Reviewed by Sarah Shapiro
The feminist Germaine Greer once described an unpleasant lunch hour she’d had one day in a trendy Manhattan restaurant. For three decades a figure of some renown and influence in the American women’s movement, Ms. Greer was finding it difficult that afternoon to get her waiter’s attention. As she sat there impatiently, trying to catch his eye – any waiter’s eye – she noticed that a number of younger women didn’t seem to be having the same problem. In fact, at the next table over, not only was a waiter responding diligently to a good-looking diner’s every request, but to make matters worse, the young woman in question was accompanied for lunch by someone just about Ms. Greer’s own age, an enthralled middle-aged man.
That’s when it hit her, said Greer: she’d become invisible.
For a female who has absorbed, from adolescence on, the notion that to be lovable is to be attractive, watching one’s youthful beauty ebb and at last vanish is like presiding helplessly over the disappearance of one’s very own self; to be invisible to the male gaze is, in a certain sense, to not be there at all.
How can a spiritually-inclined woman, who has been raised in such a society, escape from the petty tyrannies of her own vanity, and from her environment’s prevailing attitudes? Short of reincarnation as a man, one way out would be a nun-like withdrawal from the world, whereby one would be free to develop the inner self without outside interference and influence. Another would be to practice a Saudi Arabian-style obliteration of one’s female form and individuality altogether.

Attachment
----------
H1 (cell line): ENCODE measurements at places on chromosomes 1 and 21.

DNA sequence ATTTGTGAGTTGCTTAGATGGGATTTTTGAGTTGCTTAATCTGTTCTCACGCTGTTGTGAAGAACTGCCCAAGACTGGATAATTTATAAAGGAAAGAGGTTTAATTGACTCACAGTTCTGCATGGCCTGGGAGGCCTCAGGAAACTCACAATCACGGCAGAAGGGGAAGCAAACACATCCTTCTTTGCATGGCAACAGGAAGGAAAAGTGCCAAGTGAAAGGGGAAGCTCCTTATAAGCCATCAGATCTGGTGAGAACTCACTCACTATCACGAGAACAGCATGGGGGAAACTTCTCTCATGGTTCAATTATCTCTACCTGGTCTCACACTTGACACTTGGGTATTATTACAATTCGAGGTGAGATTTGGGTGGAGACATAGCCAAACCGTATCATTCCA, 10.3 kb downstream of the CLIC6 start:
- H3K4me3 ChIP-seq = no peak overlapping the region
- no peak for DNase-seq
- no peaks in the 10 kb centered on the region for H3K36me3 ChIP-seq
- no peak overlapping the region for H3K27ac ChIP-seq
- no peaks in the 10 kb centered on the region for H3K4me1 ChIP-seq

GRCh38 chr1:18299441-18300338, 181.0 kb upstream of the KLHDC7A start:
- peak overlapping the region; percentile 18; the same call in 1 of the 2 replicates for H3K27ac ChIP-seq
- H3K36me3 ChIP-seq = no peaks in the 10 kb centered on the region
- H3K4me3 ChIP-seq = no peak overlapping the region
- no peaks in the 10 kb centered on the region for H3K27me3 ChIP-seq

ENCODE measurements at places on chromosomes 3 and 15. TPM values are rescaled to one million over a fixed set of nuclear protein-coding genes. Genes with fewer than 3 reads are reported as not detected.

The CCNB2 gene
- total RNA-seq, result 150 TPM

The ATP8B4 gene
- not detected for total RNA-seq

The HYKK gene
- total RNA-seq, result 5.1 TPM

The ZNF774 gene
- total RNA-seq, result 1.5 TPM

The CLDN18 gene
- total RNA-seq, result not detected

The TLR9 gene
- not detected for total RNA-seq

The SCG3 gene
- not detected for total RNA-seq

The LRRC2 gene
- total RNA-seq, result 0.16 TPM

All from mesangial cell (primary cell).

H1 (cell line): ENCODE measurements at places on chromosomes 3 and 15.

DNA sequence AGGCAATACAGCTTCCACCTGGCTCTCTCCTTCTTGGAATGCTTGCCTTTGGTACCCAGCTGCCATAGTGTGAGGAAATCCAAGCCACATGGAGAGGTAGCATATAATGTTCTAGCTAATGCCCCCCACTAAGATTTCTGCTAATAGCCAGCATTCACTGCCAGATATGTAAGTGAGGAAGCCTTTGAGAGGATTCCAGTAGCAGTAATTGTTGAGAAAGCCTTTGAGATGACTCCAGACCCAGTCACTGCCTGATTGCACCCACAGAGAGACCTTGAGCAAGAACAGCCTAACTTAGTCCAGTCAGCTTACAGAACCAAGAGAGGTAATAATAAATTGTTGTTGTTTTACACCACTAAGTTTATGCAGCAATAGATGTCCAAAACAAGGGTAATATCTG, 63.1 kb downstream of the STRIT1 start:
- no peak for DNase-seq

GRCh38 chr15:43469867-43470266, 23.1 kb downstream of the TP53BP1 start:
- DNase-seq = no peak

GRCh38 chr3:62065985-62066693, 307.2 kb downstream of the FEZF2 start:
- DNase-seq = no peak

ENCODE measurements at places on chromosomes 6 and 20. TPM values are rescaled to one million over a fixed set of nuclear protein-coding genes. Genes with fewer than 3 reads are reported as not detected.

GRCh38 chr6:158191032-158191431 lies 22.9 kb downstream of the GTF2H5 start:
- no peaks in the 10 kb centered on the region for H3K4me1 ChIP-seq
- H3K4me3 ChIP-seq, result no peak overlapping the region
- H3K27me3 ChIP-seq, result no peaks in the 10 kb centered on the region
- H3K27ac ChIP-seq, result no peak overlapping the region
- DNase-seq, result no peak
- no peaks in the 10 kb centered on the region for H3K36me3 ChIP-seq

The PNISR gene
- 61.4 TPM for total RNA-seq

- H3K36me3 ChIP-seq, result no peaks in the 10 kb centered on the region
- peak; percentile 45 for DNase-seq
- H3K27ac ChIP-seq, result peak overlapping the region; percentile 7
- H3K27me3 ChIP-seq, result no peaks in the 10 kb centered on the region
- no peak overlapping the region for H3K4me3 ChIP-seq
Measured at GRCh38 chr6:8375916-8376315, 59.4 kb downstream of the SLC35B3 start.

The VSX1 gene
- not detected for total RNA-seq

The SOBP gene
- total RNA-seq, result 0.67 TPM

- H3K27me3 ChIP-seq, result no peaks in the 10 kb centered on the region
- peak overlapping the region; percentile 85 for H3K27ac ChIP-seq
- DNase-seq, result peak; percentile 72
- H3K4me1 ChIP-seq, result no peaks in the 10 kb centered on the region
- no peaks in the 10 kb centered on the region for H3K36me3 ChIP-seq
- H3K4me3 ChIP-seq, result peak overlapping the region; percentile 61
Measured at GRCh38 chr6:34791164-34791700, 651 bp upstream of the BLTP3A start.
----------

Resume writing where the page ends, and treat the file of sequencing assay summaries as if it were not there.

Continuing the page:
Gila Manolson, author of The Magic Touch and a magna cum laude graduate of Yale University, delves into Judaism’s approach to these issues in a book entitled Outside/Inside: A Fresh Look at Tzniut. Tzniut, which is inadequately translated as modesty, is an unpopular subject. Not many of us like being lectured about hemlines and stockings and hair coverings, and in recognition of this lack of interest, if not distaste – even among religiously observant readers – the book’s distributor insisted on moving the word tzniut from title to subtitle. As someone whose elbows and knees have neither seen the light of day nor suffered for being hidden for many a decade, I didn’t consider myself in need of any encouragement or finger-wagging. It has long been clear to me how dressing with tzniut builds a better sense of self, that growing up in a society which maintains such standards deftly spares children much of the madness and misery that Western culture amply provides. No book needed to persuade me that wearing clothes which enhance one’s human dignity is of more profound value than the fleeting, ultimately self-demeaning sense of empty power a woman gets from presenting herself as a sex object, which then leaves her feeling painfully, if only half-consciously, diminished when she is then perceived that way.
So what’s new in this slender volume, or, if we’re to take the subtitle’s word for it, what is this “fresh look at tzniut?” It is Outside/Inside’s subtle insights into the subject which reveal layers of meaning behind what is simplistically considered a restrictive dress-code that hampers women’s freedom for men’s sake.